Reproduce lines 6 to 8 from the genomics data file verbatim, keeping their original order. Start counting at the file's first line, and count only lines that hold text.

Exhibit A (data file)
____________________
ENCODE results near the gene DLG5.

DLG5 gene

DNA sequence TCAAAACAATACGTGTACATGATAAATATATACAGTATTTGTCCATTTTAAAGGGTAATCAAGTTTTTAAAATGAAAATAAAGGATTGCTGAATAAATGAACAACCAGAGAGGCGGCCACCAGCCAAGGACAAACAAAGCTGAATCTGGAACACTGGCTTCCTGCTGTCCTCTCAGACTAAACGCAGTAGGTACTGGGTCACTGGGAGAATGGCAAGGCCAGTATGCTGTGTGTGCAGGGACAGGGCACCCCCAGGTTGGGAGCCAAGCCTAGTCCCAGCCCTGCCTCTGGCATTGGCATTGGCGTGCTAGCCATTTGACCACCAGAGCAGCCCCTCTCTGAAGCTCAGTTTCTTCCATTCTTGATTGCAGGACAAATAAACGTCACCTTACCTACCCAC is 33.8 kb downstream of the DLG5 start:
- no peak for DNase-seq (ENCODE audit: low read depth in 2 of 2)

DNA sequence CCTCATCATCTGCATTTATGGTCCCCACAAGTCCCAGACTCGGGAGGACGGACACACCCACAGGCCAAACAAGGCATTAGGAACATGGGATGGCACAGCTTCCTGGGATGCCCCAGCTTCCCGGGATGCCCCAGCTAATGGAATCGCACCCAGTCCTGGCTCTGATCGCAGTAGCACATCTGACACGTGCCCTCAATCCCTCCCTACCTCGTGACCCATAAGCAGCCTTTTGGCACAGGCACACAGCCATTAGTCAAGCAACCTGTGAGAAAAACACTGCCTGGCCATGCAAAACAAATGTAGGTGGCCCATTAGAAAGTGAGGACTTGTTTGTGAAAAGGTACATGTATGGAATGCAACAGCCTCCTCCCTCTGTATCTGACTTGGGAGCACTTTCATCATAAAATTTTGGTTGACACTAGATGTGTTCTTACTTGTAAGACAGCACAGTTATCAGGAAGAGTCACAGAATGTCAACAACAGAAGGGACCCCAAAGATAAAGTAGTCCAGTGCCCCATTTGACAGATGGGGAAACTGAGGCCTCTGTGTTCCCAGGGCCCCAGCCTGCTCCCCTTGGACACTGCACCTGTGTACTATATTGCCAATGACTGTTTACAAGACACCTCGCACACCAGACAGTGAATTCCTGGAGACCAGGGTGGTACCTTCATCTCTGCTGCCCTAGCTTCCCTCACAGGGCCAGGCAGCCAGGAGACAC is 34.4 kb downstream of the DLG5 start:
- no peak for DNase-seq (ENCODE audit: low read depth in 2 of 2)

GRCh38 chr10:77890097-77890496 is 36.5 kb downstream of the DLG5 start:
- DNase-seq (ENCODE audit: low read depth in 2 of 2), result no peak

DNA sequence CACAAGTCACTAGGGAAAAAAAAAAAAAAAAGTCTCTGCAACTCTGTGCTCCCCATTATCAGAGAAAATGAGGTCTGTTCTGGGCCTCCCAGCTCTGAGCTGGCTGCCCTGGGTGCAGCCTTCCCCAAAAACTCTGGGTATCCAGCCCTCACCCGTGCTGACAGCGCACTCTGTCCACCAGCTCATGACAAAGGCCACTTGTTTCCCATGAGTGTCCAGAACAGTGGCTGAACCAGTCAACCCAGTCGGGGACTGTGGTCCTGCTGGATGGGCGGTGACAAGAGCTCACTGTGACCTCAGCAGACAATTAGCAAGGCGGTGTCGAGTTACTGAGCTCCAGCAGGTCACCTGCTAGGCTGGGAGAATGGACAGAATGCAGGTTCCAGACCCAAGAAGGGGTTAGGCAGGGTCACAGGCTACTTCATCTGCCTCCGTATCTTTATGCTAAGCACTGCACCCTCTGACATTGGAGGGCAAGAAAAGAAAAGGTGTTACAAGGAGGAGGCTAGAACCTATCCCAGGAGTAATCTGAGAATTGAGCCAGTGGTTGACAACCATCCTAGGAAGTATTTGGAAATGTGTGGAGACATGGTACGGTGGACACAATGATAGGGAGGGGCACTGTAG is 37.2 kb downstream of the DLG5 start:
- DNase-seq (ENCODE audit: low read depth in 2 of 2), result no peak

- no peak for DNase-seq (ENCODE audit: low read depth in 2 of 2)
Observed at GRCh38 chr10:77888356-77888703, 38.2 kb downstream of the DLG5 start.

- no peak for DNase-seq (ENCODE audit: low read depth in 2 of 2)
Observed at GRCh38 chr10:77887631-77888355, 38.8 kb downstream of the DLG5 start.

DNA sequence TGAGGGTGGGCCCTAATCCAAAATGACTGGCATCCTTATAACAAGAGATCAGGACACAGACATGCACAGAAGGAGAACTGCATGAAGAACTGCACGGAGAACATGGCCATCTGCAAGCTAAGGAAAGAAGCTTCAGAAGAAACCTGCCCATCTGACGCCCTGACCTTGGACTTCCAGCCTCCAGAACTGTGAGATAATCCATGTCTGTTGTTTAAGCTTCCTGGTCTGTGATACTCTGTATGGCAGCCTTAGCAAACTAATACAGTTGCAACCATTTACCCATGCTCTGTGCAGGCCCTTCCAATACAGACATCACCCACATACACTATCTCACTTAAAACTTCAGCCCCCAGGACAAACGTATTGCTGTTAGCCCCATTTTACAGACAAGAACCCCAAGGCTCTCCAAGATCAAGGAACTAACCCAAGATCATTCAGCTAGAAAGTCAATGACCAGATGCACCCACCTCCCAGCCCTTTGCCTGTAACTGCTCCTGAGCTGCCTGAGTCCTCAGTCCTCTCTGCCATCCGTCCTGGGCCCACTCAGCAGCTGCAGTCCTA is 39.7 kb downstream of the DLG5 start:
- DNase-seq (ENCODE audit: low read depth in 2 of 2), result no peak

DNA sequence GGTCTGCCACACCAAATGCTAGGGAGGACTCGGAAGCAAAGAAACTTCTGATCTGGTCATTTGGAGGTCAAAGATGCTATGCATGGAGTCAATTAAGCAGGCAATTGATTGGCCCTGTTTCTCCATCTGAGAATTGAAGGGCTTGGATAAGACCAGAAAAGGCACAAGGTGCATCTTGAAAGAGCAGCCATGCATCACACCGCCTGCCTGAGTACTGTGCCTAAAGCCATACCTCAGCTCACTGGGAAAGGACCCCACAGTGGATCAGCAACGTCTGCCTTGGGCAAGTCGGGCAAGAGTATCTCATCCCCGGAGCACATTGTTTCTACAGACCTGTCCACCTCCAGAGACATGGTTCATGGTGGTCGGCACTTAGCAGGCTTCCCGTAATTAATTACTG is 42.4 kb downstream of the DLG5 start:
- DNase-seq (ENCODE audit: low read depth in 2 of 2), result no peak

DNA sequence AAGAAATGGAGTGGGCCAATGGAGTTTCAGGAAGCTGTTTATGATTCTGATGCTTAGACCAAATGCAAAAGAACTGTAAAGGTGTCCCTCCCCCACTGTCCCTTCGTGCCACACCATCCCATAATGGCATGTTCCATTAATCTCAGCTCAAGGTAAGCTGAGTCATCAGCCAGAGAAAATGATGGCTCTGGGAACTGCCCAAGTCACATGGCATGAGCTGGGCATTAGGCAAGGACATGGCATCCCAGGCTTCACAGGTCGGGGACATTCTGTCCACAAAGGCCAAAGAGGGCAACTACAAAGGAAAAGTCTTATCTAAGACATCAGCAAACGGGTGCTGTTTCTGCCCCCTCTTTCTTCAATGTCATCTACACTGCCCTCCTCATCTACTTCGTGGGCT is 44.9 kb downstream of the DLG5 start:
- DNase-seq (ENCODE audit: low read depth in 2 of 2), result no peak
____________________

- no peak for DNase-seq (ENCODE audit: low read depth in 2 of 2)

GRCh38 chr10:77890097-77890496 is 36.5 kb downstream of the DLG5 start:
- DNase-seq (ENCODE audit: low read depth in 2 of 2), result no peak